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U.S. Marine Corps Forces Reserve

Ready. Relevant. Responsive.

2000 Opelousas Ave., New Orleans, LA 70114
“Lone Star” battalion maintains readiness during annual training

By Cpl. John McCall | 4th Marine Division | June 10, 2014

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FORT POLK, La. – Private James Jamison, a machine gunner with 1st Battalion, 23rd Marine Regiment, and a native of Converse, Texas, fires a M240-B machine gun during a live fire range here, June 2. Marines took part in numerous live fire ranges, which culminated in a platoon size attack as a part of the unit’s annual training. (Photo by Cpl. John M. McCall)

FORT POLK, La. – Private James Jamison, a machine gunner with 1st Battalion, 23rd Marine Regiment, and a native of Converse, Texas, fires a M240-B machine gun during a live fire range here, June 2. Marines took part in numerous live fire ranges, which culminated in a platoon size attack as a part of the unit’s annual training. (Photo by Cpl. John M. McCall) (Photo by Cpl. John M. McCall)


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FORT POLK, La. – Corporal Alexander Gil, a section leader with 1st Battalion, 23rd Marine Regiment, and native of Houston, yells out commands to a fellow assualtman during a live-fire range here, June 3. Marines took part in numerous live-fire ranges, which culminated in a platoon-sized attack as a part of the unit’s annual training. The battalion’s assualtmen were responsible for breaching mock enemy obstacles and clearing the way for follow-on forces.  (Photo by Cpl. John M. McCall)

FORT POLK, La. – Corporal Alexander Gil, a section leader with 1st Battalion, 23rd Marine Regiment, and native of Houston, yells out commands to a fellow assualtman during a live-fire range here, June 3. Marines took part in numerous live-fire ranges, which culminated in a platoon-sized attack as a part of the unit’s annual training. The battalion’s assualtmen were responsible for breaching mock enemy obstacles and clearing the way for follow-on forces. (Photo by Cpl. John M. McCall) (Photo by Cpl. John M. McCall)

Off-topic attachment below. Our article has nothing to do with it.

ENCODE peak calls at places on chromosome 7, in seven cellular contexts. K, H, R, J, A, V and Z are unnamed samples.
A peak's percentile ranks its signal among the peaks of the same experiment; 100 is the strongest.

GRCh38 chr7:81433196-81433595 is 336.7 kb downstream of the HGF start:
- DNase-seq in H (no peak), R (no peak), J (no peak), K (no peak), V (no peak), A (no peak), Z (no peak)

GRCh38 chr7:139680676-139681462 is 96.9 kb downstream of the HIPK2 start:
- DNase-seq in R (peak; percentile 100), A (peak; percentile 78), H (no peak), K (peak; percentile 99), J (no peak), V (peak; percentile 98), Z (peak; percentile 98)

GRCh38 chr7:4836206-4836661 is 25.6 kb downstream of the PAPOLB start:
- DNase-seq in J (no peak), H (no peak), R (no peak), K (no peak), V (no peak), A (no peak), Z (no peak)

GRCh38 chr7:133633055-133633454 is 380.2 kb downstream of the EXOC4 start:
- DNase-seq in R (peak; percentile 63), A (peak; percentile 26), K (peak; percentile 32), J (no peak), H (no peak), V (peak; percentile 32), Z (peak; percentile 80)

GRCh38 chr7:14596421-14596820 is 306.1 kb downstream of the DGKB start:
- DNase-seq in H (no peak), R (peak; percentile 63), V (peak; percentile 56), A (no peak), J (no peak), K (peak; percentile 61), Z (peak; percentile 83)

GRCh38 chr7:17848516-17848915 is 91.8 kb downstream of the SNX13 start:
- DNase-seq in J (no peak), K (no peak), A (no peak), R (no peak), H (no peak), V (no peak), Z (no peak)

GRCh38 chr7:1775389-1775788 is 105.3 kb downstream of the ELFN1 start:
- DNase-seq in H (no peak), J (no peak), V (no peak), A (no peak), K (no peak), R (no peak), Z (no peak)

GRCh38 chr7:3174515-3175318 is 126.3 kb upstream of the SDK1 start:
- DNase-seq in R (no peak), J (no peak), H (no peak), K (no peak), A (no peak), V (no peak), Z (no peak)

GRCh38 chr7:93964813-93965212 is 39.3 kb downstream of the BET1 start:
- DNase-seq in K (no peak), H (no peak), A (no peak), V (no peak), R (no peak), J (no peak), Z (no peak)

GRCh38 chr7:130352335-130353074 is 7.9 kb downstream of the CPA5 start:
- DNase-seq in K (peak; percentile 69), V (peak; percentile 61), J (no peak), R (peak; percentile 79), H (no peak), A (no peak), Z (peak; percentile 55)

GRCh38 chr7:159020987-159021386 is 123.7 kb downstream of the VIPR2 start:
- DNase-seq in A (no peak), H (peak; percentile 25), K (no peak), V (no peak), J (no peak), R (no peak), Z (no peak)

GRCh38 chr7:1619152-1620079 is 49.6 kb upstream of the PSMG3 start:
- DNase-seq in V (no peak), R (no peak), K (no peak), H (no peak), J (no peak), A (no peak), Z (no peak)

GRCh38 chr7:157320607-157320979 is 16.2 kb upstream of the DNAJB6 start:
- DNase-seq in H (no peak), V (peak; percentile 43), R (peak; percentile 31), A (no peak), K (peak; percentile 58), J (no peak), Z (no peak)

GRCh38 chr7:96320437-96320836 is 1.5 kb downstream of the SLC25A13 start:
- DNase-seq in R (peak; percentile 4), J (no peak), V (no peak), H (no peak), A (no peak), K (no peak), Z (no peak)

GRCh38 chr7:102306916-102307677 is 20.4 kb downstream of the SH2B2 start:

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FORT POLK, La. – Assaultmen with 1st Battalion, 23rd Marine Regiment, maneuver toward their objective during a live fire range here, June 3. Marines took part in numerous live fire ranges, which culminated in a platoon size attack as a part of the unit’s annual training. The battalion’s assualtmen were responsible for breaching enemy obstacles and clearing the way for follow on forces. (Photo by Cpl. John M. McCall)

FORT POLK, La. – Assaultmen with 1st Battalion, 23rd Marine Regiment, maneuver toward their objective during a live fire range here, June 3. Marines took part in numerous live fire ranges, which culminated in a platoon size attack as a part of the unit’s annual training. The battalion’s assualtmen were responsible for breaching enemy obstacles and clearing the way for follow on forces. (Photo by Cpl. John M. McCall) (Photo by Cpl. John M. McCall)


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FORT POLK, La. – Assaultmen with 1st Battalion, 23rd Marine Regiment, fire M72 Light Anti-tank Weapons (LAWs) during a live-fire range here, June 3. Marines took part in numerous live-fire ranges, which culminated in a platoon-sized attack as a part of the unit’s annual training. The battalion’s assaultmen were responsible for breaching mock enemy obstacles and clearing the way for follow-on forces.

FORT POLK, La. – Assaultmen with 1st Battalion, 23rd Marine Regiment, fire M72 Light Anti-tank Weapons (LAWs) during a live-fire range here, June 3. Marines took part in numerous live-fire ranges, which culminated in a platoon-sized attack as a part of the unit’s annual training. The battalion’s assaultmen were responsible for breaching mock enemy obstacles and clearing the way for follow-on forces. (Photo by Cpl. John McCall)


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FORT POLK, La. – Lance Cpl. Miguel Sancho, an assualtman with 1st Battalion, 23rd Marine Regiment, and native of San Antonio, sets off an explosive charge during a demolition range here, June 3. Marines took part in numerous live-fire ranges, which culminated in a platoon-sized attack as a part of the unit’s annual training. The battalion’s assualtmen were responsible for breaching mock enemy obstacles and clearing the way for follow-on forces.  (Photo by Cpl. John M. McCall)